According to sleep scientist, Daniel Gartenberg, there’s a new optimum amount of sleep in town: 8.5 hours. The TED talking researcher and entrepreneur has other thoughts on the correlation between sleep and work too. In a recent Quartz interview, Gartenberg championed the idea of sleep as a worker’s right, explaining that, “People should be able to sleep like they’re able to get healthcare. This also means making our work environments more conducive to sleep. For optimum productivity, we need around eight hours of sleep, right? But that doesn’t have to be in one go. Maybe I’ll get a little less than that during the night, and then I’ll take a 20-to-30-minute power nap at midday.” We’d take a guess that Gartenberg is on board with nap pods.

He also talked more explicitly about the sleep amount debate by saying that, “In order to get a healthy eight hours of sleep, which is the amount that many people need, you need to be in bed for 8.5 hours. The standard in the literature is that healthy sleepers spend more than 90% of the time in bed asleep, so if you’re in bed for eight hours, a healthy sleeper might actually sleep for only about 7.2 hours.” So his theory isn’t necessarily that 8.5 hours sleeping is better, but building in time to fall asleep can help people achieve a fuller amount.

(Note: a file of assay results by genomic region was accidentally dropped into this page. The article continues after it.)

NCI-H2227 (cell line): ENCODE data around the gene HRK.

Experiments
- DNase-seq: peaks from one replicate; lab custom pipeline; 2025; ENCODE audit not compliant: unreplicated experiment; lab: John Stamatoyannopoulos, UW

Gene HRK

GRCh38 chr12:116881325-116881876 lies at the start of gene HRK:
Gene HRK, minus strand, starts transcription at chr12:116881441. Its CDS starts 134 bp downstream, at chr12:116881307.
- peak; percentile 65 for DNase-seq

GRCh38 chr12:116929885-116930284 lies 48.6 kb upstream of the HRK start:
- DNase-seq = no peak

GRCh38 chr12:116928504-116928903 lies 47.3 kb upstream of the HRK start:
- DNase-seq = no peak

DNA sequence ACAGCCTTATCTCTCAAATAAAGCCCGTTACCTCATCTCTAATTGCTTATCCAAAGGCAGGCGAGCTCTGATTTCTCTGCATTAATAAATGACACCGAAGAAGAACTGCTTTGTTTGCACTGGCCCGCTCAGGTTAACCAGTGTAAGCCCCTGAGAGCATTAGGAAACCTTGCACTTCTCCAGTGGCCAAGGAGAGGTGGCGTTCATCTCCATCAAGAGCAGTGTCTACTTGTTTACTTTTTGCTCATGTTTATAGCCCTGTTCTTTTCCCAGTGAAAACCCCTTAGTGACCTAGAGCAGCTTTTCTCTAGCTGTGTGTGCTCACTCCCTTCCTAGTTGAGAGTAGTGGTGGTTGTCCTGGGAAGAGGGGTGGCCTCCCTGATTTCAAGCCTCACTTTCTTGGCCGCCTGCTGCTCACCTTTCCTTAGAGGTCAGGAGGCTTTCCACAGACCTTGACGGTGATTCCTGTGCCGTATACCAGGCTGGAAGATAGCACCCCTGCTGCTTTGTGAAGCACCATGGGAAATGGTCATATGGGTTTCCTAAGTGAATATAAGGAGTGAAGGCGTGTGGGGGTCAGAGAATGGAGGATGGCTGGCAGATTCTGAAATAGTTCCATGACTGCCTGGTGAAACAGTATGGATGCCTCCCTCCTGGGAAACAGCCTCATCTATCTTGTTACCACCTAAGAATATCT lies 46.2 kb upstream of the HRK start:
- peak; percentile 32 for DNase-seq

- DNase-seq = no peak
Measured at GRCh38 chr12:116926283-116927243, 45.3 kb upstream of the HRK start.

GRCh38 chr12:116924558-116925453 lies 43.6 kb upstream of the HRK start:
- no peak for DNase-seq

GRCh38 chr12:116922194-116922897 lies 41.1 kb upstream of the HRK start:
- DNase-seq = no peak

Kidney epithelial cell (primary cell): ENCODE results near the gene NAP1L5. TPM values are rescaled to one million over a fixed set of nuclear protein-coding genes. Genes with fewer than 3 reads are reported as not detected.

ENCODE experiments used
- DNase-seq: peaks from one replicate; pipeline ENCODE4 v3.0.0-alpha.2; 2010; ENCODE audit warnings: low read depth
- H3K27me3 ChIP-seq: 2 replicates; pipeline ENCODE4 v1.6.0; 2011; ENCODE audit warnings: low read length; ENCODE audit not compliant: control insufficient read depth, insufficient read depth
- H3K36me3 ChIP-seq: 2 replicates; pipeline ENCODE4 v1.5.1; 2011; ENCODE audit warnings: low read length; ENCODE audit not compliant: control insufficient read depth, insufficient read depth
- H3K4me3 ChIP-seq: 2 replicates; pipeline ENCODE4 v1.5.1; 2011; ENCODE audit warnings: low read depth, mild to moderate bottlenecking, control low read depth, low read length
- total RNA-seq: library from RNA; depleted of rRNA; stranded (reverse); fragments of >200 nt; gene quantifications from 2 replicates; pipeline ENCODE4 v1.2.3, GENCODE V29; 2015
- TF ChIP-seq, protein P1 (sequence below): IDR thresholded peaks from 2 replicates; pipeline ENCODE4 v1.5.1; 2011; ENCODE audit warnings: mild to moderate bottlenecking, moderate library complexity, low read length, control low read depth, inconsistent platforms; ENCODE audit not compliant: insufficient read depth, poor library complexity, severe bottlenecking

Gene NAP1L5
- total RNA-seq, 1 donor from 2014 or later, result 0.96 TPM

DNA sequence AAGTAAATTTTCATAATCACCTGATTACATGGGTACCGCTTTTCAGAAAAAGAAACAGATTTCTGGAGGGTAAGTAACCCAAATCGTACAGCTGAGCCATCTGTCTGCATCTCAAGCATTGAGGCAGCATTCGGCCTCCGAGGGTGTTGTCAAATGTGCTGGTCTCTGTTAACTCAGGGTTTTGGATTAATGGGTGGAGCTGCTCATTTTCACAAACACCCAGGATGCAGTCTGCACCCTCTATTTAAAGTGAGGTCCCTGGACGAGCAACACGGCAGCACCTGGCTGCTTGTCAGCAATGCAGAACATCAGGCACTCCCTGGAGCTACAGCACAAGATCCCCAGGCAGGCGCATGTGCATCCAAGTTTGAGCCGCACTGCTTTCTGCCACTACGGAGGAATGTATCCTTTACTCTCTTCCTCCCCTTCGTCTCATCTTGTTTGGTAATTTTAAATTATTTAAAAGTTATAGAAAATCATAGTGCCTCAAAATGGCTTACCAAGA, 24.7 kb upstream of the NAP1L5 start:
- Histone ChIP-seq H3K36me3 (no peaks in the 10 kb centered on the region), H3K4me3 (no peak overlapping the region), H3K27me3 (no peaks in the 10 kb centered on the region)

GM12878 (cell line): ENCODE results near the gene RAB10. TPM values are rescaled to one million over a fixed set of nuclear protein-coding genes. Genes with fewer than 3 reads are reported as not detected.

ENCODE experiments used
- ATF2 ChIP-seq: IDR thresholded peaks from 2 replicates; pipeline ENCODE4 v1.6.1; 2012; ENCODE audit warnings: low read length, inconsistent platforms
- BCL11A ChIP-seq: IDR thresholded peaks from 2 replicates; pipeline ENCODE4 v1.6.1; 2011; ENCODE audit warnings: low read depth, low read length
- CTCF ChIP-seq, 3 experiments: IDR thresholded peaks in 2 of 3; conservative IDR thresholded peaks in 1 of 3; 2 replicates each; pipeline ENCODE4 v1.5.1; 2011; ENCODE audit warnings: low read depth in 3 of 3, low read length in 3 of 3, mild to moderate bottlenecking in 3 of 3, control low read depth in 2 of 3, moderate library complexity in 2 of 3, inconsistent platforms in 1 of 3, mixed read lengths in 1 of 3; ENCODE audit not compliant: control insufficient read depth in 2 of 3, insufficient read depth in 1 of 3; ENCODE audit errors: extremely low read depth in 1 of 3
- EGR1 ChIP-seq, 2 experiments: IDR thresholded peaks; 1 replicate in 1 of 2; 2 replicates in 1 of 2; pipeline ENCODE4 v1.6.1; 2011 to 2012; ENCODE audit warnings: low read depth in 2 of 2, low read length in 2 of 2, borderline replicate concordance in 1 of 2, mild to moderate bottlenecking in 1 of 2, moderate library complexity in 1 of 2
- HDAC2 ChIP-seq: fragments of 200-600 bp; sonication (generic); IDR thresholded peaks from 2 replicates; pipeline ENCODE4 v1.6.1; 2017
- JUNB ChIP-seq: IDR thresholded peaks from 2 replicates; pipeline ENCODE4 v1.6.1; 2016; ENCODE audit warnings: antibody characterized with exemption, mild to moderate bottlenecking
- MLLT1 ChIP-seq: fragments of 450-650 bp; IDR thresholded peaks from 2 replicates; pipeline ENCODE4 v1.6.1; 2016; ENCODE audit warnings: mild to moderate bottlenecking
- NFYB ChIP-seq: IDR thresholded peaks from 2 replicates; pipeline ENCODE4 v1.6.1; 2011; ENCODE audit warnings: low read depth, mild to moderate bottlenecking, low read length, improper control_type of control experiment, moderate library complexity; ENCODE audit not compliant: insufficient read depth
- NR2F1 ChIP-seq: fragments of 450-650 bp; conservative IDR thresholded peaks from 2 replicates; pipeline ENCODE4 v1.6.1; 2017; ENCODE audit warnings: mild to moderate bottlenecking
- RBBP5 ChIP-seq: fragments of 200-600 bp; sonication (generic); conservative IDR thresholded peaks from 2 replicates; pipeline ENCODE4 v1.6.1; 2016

To this point, a recent CNBC article shared that researchers analyzed data from Fitbit and “found that people who slept an average of 5 hours and 50 minutes to 6 hours and 30 minutes per night performed better on the test than people who slept more or less.”

Although these numbers are lower than what is typically advised, the article goes on to say that, “Fitbit research scientist Jonathan Charlesworth said these guidelines are based on how much time people spend in bed as opposed to how much time people actually sleep. However, he said even Fitbit's numbers are just averages, and the numbers can vary per person, especially based on factors like age and gender.”

Other sleep experts take a more cavalier approach, focusing less on how many hours of sleep people ideally need and more on how much sleep will prevent health issues like emotional instability, detriments to metabolism and more. Additionally, they are exploring the amount of sleep you need to accomplish day to day tasks, arguing that as people age they can (and must) function with somewhat less sleep.